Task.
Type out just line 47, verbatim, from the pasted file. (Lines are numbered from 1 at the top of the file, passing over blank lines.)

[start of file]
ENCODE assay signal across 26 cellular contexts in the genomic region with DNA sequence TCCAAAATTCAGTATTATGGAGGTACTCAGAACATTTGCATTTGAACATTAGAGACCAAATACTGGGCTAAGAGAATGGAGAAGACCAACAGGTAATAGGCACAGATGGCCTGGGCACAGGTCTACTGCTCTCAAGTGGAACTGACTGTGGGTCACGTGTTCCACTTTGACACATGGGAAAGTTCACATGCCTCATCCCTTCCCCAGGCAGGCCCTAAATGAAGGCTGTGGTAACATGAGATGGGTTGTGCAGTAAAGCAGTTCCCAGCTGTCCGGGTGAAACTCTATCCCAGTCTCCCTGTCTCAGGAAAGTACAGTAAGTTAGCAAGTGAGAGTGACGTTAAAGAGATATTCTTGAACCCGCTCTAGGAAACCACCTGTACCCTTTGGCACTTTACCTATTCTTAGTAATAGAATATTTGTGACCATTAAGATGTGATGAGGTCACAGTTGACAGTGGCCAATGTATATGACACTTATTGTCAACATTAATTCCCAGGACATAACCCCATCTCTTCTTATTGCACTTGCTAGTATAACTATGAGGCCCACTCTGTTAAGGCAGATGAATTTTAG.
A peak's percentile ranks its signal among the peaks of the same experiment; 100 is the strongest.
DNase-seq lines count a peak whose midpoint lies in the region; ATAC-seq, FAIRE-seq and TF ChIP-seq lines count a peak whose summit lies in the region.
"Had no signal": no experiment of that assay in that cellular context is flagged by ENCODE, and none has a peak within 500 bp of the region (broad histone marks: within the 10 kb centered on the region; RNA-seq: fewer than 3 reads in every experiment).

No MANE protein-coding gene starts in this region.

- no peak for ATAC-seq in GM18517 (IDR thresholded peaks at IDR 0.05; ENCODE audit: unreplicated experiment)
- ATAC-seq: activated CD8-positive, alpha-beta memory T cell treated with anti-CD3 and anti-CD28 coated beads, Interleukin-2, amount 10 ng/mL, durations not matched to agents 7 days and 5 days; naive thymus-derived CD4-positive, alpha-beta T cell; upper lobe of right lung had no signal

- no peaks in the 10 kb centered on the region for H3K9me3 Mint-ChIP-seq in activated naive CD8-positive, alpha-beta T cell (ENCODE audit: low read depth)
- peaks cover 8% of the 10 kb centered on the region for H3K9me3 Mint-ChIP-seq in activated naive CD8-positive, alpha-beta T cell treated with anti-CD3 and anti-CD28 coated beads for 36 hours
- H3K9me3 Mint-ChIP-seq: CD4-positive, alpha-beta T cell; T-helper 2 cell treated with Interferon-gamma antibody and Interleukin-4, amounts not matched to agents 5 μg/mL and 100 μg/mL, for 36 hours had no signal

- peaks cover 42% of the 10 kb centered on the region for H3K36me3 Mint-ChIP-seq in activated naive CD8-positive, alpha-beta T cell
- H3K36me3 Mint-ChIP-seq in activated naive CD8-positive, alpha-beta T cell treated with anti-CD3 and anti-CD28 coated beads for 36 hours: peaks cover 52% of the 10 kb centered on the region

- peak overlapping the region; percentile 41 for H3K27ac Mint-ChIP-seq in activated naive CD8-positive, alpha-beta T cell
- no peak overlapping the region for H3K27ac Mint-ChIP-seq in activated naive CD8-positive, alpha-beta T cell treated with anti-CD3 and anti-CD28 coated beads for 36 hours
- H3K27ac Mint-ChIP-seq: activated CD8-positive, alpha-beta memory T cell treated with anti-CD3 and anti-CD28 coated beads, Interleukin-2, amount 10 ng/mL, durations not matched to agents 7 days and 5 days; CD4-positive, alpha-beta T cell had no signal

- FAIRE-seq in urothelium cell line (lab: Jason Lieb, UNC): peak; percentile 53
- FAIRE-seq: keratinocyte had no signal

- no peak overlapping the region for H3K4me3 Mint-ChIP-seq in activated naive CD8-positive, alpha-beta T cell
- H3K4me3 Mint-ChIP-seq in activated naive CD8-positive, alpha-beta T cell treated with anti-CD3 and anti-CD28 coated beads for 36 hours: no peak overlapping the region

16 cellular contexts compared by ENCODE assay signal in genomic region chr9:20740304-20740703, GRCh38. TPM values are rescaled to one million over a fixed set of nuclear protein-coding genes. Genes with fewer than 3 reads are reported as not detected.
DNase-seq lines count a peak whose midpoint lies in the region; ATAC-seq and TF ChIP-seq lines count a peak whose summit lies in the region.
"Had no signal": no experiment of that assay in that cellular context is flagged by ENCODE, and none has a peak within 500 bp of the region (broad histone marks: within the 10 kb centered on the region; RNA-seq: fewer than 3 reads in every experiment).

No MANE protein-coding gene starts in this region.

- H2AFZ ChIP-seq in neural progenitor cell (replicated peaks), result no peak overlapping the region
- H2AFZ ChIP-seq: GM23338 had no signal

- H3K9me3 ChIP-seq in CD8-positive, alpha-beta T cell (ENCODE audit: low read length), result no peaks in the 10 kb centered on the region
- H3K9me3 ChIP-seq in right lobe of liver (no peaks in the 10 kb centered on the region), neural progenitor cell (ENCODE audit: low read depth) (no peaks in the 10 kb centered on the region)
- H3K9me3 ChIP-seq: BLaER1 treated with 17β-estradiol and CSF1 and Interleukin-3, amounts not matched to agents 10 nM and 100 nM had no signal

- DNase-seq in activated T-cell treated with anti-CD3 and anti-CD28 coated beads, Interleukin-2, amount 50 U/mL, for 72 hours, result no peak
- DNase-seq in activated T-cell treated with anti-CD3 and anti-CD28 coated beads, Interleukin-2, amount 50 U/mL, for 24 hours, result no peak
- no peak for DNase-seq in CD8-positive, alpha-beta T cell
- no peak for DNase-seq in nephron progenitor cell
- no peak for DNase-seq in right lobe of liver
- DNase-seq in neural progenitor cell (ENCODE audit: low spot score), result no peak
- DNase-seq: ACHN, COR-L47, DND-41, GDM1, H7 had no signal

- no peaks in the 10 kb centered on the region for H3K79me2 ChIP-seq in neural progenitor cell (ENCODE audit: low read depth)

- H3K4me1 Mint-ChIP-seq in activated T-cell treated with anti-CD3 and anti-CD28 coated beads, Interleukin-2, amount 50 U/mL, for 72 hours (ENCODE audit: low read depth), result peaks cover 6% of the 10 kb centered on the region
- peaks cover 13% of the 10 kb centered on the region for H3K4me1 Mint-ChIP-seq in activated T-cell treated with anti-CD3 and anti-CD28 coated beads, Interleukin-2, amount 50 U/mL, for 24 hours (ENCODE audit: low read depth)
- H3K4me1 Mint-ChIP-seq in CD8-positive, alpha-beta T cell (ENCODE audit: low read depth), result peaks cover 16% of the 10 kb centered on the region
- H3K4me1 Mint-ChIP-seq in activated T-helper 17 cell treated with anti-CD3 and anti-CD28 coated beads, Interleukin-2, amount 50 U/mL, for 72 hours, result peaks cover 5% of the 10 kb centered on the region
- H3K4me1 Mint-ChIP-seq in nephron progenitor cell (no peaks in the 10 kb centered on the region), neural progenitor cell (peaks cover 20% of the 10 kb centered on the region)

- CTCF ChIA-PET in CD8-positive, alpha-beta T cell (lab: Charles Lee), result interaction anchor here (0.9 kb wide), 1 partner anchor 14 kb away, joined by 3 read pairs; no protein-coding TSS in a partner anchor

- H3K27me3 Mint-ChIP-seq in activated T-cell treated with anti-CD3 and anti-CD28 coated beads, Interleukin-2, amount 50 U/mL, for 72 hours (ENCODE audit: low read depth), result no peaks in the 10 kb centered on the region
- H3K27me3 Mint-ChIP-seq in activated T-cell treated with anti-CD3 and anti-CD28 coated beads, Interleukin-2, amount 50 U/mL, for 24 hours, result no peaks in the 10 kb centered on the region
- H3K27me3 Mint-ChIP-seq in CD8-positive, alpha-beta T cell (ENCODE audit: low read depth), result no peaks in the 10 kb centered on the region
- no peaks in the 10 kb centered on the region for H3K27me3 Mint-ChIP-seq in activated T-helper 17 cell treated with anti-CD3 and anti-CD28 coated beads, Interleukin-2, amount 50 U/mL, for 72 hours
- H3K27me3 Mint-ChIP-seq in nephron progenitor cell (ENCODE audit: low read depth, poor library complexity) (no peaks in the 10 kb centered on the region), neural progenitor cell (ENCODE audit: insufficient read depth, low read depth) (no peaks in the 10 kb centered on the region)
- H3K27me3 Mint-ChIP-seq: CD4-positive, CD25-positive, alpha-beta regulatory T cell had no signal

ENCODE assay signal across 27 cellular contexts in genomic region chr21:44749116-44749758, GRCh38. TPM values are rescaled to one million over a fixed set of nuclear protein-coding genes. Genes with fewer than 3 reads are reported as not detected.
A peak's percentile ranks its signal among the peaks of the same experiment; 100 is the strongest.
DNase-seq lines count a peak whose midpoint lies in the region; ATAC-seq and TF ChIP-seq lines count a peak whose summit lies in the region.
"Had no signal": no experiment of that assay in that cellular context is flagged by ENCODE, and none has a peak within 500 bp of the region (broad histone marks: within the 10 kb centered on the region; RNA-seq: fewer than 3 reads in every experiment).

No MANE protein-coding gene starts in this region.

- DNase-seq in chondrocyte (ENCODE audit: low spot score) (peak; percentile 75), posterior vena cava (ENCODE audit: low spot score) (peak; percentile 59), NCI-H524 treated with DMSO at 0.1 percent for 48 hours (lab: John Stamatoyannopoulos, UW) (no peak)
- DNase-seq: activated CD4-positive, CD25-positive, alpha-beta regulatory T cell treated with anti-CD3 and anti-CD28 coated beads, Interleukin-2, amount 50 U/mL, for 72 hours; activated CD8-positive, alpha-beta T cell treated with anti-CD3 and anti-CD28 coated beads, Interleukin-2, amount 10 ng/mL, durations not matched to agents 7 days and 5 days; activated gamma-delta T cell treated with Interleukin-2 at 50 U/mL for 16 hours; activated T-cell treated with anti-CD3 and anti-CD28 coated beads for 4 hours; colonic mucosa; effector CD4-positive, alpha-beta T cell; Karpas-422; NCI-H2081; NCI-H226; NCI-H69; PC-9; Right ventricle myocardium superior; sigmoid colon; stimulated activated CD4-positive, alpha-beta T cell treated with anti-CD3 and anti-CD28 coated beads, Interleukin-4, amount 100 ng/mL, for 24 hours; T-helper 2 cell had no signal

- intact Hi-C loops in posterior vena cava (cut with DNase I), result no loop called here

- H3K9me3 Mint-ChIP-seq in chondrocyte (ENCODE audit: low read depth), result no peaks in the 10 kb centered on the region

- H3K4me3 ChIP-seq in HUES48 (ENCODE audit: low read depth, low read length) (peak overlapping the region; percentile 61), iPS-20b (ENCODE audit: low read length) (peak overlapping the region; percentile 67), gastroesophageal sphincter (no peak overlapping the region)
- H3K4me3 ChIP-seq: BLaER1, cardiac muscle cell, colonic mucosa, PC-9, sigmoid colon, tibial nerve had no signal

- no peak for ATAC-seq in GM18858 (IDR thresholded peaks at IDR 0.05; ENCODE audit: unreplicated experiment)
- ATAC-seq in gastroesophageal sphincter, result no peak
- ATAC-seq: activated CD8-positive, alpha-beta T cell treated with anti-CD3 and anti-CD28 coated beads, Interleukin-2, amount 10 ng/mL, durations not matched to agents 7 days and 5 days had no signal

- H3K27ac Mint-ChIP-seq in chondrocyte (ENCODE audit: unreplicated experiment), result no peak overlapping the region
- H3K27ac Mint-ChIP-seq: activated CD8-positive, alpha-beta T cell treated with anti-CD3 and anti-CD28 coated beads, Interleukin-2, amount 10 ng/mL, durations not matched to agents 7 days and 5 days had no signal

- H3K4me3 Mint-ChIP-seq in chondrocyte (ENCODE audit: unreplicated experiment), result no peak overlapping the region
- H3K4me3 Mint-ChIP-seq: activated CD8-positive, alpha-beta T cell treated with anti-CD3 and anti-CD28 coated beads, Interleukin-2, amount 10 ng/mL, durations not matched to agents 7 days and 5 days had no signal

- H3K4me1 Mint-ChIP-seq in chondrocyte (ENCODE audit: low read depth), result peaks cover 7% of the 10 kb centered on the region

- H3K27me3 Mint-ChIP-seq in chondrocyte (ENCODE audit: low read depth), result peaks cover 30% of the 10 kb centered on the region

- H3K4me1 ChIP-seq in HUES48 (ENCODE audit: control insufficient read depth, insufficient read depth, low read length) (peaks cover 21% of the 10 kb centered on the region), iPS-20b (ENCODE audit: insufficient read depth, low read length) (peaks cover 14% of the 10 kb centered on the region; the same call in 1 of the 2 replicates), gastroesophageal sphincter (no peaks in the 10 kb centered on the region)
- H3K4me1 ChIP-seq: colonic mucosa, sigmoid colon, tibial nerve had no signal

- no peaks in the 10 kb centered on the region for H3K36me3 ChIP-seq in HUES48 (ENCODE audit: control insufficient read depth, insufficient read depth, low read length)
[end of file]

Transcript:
- H3K27me3 Mint-ChIP-seq in nephron progenitor cell (ENCODE audit: low read depth, poor library complexity) (no peaks in the 10 kb centered on the region), neural progenitor cell (ENCODE audit: insufficient read depth, low read depth) (no peaks in the 10 kb centered on the region)